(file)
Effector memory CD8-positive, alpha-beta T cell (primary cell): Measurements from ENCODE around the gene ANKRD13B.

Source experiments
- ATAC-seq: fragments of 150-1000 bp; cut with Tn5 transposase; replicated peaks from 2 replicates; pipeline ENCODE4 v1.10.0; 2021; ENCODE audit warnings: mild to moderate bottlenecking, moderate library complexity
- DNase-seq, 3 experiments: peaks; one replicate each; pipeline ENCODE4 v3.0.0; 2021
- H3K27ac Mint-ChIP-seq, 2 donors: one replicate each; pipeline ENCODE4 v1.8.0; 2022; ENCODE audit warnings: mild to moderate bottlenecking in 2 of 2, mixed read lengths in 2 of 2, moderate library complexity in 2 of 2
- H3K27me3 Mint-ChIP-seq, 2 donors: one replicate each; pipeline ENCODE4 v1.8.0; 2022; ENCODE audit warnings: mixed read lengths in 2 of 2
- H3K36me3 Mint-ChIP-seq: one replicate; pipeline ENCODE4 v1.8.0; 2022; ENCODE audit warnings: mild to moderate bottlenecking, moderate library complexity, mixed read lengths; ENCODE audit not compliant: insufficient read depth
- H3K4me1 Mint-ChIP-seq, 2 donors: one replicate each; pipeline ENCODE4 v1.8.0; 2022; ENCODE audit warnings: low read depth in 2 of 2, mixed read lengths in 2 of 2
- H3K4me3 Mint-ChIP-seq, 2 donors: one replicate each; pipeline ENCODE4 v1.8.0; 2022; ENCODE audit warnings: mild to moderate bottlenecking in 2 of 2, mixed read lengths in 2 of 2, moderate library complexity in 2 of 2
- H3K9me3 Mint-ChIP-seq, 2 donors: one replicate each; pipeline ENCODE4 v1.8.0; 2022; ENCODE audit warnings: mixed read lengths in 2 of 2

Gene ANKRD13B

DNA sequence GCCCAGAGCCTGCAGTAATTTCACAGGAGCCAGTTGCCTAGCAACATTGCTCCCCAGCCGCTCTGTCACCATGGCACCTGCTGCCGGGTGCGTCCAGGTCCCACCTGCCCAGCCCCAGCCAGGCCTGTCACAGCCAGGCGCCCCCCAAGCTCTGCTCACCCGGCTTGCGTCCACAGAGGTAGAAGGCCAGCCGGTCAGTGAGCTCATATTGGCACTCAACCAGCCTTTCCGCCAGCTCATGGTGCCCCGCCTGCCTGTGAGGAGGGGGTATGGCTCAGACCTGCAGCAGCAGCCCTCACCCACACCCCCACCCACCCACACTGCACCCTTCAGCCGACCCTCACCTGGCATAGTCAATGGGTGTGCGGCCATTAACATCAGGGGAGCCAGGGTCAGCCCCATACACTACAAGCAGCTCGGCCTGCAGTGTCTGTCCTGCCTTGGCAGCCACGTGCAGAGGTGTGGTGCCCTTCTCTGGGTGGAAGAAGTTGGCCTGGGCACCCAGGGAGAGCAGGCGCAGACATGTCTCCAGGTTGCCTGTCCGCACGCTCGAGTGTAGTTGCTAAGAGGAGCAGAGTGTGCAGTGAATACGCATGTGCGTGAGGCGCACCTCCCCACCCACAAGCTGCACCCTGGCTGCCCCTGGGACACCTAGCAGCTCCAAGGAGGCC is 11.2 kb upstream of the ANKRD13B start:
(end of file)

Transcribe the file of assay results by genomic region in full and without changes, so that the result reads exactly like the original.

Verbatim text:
Effector memory CD8-positive, alpha-beta T cell (primary cell): Measurements from ENCODE around the gene ANKRD13B.

Source experiments
- ATAC-seq: fragments of 150-1000 bp; cut with Tn5 transposase; replicated peaks from 2 replicates; pipeline ENCODE4 v1.10.0; 2021; ENCODE audit warnings: mild to moderate bottlenecking, moderate library complexity
- DNase-seq, 3 experiments: peaks; one replicate each; pipeline ENCODE4 v3.0.0; 2021
- H3K27ac Mint-ChIP-seq, 2 donors: one replicate each; pipeline ENCODE4 v1.8.0; 2022; ENCODE audit warnings: mild to moderate bottlenecking in 2 of 2, mixed read lengths in 2 of 2, moderate library complexity in 2 of 2
- H3K27me3 Mint-ChIP-seq, 2 donors: one replicate each; pipeline ENCODE4 v1.8.0; 2022; ENCODE audit warnings: mixed read lengths in 2 of 2
- H3K36me3 Mint-ChIP-seq: one replicate; pipeline ENCODE4 v1.8.0; 2022; ENCODE audit warnings: mild to moderate bottlenecking, moderate library complexity, mixed read lengths; ENCODE audit not compliant: insufficient read depth
- H3K4me1 Mint-ChIP-seq, 2 donors: one replicate each; pipeline ENCODE4 v1.8.0; 2022; ENCODE audit warnings: low read depth in 2 of 2, mixed read lengths in 2 of 2
- H3K4me3 Mint-ChIP-seq, 2 donors: one replicate each; pipeline ENCODE4 v1.8.0; 2022; ENCODE audit warnings: mild to moderate bottlenecking in 2 of 2, mixed read lengths in 2 of 2, moderate library complexity in 2 of 2
- H3K9me3 Mint-ChIP-seq, 2 donors: one replicate each; pipeline ENCODE4 v1.8.0; 2022; ENCODE audit warnings: mixed read lengths in 2 of 2

Gene ANKRD13B

DNA sequence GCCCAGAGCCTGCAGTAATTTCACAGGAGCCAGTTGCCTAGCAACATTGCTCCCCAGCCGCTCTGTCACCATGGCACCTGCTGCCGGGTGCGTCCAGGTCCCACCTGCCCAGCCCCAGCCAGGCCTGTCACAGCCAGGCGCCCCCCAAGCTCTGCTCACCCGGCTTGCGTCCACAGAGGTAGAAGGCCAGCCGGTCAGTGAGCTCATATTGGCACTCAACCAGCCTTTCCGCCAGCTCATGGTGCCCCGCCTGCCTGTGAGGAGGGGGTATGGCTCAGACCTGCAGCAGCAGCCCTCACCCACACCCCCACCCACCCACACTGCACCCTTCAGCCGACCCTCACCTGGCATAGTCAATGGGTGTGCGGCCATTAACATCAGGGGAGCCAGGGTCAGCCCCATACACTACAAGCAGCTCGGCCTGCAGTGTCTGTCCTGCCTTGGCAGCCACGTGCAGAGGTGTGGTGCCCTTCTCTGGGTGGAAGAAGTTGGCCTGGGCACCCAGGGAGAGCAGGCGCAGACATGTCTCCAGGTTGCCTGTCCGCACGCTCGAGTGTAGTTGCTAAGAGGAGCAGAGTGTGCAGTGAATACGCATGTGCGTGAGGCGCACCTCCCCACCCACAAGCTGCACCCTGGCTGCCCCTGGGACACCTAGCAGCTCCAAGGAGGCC is 11.2 kb upstream of the ANKRD13B start: